Caterpillars: especially Australian ones
Did you know:
- Caterpillars have several thousand muscles (humans only have about 500)
- Caterpillars from the family TORTRICIDAE can move backwards faster than they can move forwards.
- Caterpillars from most species in the family SPHINGIDAE have a wicked-looking spine on the tail, but it is in fact entirely harmless.
- Caterpillars from species in the genus Doratifera have pockets of stinging spines that they evert when they feel threatened. These caterpillars are often called Spitfires, but they do not actually spit.
- When threatened, caterpillars of species in the family PAPILIONIDAE evert a pair of horns from behind the head which produce a pungent aromatic smell, but which are entirely harmless.
- Caterpillars from species in the genus Triodes feed on poisonous plants, and accumulate the poisons in their body making them poisonous to predators like birds.
- Whilst most species of caterpillars feed on leaves, some burrow into the soil feeding on roots, some bore into trees eating the wood, and caterpillars of the moth Argyrotoxa pompica feed on Koala droppings.
- The caterpillars of some species will eat nearly any leaves put in front of them, and some eat only plants of one family, but caterpillars of Leptocnaria reducta will eat only leaves from the Cape Lilac Tree (Melia azedarach).
- The female moths of the Australian species Teia anartoides have no wings, and the species disperses by the young caterpillars making an open gossamer sail out of silk, and sailing away on it in the wind.
The fauna and the flora of Australia are very different from those in the rest of the world, and this is just as true of the Caterpillars as it is of the better known Marsupials. With the short history of European influence in Australia and only a small population, only a limited amount of work has been done on naming and identifying the various species. At a recent count, Australia was home to about 370 described and named species of butterflies, about 10,000 described and named species of moths, and with probably as many moth species again yet to be described.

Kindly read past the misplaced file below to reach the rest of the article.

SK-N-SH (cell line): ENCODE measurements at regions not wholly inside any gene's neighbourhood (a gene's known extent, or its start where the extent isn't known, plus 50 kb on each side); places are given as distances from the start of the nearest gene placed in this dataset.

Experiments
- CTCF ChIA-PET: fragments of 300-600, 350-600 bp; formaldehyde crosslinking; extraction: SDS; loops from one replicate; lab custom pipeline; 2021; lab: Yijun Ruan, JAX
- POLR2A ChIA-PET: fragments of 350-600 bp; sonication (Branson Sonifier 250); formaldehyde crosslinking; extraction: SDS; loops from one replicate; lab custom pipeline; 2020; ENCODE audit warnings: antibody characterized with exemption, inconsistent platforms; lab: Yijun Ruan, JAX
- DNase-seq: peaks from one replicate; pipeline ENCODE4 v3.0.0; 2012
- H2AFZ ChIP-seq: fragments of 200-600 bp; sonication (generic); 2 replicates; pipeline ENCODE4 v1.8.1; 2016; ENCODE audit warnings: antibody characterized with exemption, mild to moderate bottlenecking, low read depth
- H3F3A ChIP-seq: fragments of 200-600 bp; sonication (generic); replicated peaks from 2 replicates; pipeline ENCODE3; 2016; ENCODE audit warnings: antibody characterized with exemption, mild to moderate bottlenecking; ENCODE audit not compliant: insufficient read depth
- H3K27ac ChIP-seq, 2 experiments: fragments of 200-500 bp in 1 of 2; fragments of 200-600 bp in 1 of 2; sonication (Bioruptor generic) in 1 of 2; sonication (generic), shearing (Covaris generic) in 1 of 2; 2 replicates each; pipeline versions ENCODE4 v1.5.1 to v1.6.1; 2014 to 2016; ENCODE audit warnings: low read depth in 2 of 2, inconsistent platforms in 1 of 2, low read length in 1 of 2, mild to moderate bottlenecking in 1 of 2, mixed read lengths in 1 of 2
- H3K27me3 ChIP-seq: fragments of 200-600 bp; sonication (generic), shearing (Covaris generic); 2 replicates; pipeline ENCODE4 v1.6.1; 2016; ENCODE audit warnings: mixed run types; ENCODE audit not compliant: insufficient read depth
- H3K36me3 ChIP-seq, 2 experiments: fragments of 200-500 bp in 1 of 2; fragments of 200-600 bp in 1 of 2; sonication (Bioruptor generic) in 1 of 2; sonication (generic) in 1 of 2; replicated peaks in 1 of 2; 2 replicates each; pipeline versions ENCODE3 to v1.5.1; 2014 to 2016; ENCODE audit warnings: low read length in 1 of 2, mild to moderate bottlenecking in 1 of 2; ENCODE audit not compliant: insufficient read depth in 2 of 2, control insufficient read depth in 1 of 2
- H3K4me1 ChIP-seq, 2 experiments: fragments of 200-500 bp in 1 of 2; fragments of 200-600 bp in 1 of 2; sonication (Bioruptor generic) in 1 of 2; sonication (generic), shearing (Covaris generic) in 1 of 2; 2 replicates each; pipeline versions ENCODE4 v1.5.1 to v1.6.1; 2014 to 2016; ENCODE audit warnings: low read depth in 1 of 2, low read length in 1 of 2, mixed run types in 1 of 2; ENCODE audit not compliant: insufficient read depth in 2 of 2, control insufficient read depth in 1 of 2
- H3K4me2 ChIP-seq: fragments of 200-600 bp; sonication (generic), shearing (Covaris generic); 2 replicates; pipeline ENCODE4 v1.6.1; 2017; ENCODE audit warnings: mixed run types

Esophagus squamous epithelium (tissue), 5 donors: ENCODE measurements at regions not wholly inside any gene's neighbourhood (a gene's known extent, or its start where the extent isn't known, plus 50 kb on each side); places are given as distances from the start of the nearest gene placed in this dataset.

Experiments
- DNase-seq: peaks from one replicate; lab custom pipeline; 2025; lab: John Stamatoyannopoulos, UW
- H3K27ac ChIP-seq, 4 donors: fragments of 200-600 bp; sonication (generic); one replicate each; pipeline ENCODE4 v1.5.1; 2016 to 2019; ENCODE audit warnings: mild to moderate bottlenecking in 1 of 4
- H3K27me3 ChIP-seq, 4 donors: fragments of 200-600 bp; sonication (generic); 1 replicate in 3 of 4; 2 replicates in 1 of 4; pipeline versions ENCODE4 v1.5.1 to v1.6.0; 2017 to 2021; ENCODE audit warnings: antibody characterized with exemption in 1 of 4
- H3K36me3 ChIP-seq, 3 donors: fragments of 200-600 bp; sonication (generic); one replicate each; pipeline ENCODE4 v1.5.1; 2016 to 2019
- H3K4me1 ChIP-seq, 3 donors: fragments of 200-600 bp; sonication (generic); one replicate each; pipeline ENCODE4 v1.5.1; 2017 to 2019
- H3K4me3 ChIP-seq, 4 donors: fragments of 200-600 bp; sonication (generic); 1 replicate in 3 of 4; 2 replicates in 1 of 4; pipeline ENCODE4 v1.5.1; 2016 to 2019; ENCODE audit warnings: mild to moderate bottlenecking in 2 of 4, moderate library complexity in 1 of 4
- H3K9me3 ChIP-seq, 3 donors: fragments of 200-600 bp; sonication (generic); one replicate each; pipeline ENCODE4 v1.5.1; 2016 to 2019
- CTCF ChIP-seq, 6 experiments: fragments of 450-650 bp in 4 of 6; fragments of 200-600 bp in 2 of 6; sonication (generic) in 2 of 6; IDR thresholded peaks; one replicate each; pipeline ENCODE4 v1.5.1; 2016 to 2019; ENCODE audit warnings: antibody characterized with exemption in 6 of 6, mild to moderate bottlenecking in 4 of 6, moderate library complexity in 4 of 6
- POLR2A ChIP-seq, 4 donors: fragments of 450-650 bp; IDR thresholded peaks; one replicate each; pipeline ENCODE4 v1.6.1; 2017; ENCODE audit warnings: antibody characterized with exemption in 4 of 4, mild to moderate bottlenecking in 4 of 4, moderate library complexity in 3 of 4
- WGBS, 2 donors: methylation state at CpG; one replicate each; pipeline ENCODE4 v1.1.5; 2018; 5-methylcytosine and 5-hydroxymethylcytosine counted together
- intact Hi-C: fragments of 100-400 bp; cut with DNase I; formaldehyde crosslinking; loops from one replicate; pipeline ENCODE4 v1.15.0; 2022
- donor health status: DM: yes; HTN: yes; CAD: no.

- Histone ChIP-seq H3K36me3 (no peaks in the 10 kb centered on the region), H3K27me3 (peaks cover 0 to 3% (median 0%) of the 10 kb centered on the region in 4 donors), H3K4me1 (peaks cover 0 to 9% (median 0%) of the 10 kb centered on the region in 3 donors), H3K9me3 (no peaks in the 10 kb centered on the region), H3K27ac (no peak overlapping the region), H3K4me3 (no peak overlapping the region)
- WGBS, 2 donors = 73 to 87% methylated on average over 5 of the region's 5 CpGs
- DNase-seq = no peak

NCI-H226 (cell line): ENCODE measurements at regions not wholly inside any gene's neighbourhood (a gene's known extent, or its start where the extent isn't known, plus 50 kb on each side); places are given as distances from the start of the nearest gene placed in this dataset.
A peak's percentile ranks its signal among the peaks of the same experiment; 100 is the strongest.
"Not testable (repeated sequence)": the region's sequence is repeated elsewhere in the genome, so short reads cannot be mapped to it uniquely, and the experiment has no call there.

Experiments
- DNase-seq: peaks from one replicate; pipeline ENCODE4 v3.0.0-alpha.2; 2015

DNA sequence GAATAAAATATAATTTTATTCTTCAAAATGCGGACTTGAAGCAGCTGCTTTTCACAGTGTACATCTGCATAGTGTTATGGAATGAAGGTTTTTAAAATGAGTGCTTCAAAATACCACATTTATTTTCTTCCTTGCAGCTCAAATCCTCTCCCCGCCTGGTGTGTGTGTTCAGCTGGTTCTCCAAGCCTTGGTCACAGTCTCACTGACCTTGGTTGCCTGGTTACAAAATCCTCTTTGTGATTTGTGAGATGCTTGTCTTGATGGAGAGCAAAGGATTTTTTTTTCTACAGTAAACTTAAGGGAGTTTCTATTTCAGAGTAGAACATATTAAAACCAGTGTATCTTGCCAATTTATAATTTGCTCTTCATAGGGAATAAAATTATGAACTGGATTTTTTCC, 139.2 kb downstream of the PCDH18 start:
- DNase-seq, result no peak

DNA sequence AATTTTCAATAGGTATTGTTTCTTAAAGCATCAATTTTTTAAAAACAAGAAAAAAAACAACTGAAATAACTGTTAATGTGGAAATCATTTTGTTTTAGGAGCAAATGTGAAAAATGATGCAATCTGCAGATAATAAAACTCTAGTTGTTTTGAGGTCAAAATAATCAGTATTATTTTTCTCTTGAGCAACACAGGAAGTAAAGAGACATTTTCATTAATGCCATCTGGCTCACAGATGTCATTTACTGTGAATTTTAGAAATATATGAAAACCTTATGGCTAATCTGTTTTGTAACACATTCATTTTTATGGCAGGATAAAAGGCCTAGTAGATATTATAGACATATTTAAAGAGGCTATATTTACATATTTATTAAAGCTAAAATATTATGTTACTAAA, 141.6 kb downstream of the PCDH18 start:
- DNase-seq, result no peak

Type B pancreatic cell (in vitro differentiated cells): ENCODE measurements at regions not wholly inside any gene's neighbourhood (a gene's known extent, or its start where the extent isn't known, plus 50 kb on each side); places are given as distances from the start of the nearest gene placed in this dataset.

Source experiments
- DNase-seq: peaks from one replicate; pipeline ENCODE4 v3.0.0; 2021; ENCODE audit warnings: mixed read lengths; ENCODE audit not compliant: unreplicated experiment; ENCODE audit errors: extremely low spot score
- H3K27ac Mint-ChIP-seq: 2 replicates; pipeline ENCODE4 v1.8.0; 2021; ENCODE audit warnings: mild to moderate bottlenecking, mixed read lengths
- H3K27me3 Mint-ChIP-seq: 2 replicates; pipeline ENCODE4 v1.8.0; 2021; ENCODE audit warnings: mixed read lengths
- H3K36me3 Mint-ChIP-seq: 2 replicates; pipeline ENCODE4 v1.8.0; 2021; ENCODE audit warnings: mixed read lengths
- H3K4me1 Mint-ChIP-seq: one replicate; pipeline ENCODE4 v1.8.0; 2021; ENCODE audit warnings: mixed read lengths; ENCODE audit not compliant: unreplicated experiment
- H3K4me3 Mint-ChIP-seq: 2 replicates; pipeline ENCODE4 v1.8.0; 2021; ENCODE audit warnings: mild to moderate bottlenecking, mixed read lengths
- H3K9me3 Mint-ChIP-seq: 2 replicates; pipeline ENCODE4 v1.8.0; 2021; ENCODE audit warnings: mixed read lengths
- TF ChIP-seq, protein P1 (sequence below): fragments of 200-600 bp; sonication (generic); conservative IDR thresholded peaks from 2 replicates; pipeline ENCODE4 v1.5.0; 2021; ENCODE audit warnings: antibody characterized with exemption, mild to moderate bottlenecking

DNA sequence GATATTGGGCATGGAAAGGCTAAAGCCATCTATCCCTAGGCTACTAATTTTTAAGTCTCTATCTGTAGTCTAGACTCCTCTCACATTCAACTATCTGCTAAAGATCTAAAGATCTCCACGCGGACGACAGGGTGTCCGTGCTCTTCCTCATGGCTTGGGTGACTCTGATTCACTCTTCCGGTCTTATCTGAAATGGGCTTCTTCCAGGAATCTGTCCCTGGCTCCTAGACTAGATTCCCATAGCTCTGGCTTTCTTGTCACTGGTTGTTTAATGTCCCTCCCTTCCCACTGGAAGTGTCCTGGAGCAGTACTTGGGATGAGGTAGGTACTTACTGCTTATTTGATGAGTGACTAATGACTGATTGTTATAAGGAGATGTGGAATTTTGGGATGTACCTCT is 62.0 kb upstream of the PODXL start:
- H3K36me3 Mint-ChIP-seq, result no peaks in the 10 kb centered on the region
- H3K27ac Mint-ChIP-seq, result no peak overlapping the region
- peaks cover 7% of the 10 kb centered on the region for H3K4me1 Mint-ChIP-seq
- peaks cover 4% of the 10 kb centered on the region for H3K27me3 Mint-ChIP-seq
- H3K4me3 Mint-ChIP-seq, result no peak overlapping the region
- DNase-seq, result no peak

Of course, the Australian Aborigines knew a great deal about Australian Lepidoptera, and they used several species as sources of food, for example:
Most insect taxonomy and identification has been performed on the adult insect forms, the imagos. This makes the identification of caterpillars difficult. So, only a small percentage of the Australian Lepidoptera have known caterpillars. An even smaller number of these have been photographed, and fewer still are on the web. In an attempt to improve this situation, we have created these webpages with all the pictures and links we can find about caterpillars that occur in Australia. The pictures come from ourselves and many colleagues, from a wide variety of sources, and are of very varied quality. We are still adding more pictures, so watch the number at the head of this webpage.
These webpages would not be so extensive but for the help of many friends and colleagues, whom we feature on our special
We have a separate webpage for each species, and links to these are available from a webpage for each family as a thumbnail picture and a highlighted name. The families are linked from one webpage for the moths and one for the butterflies. We have included lots of pictures of the adult butterflies and moths also, even if we had no caterpillar pictures for those species. In these cases, our thumbnail pictures show only an adult. For some species we have found no pictures at all, but only some descriptive text. In these cases, we show only a bullet by the name, and the name is highlighted as the link. Some species have been illustrated on Australian postage stamps, and some more widespread species of Australian butterflies and Australian moths have appeared on overseas stamps.
We have tried to include links for the known food plants of the caterpillars. However, we only list those we have observed, those we have been told about, and those reported in the literature. In principle, the caterpillars might feed on anything when nobody is looking.